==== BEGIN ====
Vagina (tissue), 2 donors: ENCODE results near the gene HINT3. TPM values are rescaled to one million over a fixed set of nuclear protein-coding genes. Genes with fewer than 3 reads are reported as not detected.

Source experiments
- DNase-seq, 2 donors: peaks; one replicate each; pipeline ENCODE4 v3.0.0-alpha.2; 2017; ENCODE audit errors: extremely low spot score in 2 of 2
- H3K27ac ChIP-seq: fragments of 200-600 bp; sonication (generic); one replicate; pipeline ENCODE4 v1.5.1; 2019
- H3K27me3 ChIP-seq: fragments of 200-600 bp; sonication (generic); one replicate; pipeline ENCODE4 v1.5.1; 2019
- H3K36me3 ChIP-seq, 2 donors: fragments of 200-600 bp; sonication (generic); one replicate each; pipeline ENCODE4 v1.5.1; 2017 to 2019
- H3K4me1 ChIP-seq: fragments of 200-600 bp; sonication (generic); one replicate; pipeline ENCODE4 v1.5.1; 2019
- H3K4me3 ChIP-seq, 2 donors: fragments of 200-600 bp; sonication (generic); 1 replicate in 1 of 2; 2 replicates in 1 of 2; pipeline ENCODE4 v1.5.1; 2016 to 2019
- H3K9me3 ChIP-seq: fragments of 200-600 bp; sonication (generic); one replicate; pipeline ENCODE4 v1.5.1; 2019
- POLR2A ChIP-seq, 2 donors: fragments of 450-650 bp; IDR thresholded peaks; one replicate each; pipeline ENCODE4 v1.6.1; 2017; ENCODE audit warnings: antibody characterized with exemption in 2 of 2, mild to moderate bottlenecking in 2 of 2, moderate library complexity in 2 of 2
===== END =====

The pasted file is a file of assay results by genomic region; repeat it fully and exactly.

Vagina (tissue), 2 donors: ENCODE results near the gene HINT3. TPM values are rescaled to one million over a fixed set of nuclear protein-coding genes. Genes with fewer than 3 reads are reported as not detected.

Source experiments
- DNase-seq, 2 donors: peaks; one replicate each; pipeline ENCODE4 v3.0.0-alpha.2; 2017; ENCODE audit errors: extremely low spot score in 2 of 2
- H3K27ac ChIP-seq: fragments of 200-600 bp; sonication (generic); one replicate; pipeline ENCODE4 v1.5.1; 2019
- H3K27me3 ChIP-seq: fragments of 200-600 bp; sonication (generic); one replicate; pipeline ENCODE4 v1.5.1; 2019
- H3K36me3 ChIP-seq, 2 donors: fragments of 200-600 bp; sonication (generic); one replicate each; pipeline ENCODE4 v1.5.1; 2017 to 2019
- H3K4me1 ChIP-seq: fragments of 200-600 bp; sonication (generic); one replicate; pipeline ENCODE4 v1.5.1; 2019
- H3K4me3 ChIP-seq, 2 donors: fragments of 200-600 bp; sonication (generic); 1 replicate in 1 of 2; 2 replicates in 1 of 2; pipeline ENCODE4 v1.5.1; 2016 to 2019
- H3K9me3 ChIP-seq: fragments of 200-600 bp; sonication (generic); one replicate; pipeline ENCODE4 v1.5.1; 2019
- POLR2A ChIP-seq, 2 donors: fragments of 450-650 bp; IDR thresholded peaks; one replicate each; pipeline ENCODE4 v1.6.1; 2017; ENCODE audit warnings: antibody characterized with exemption in 2 of 2, mild to moderate bottlenecking in 2 of 2, moderate library complexity in 2 of 2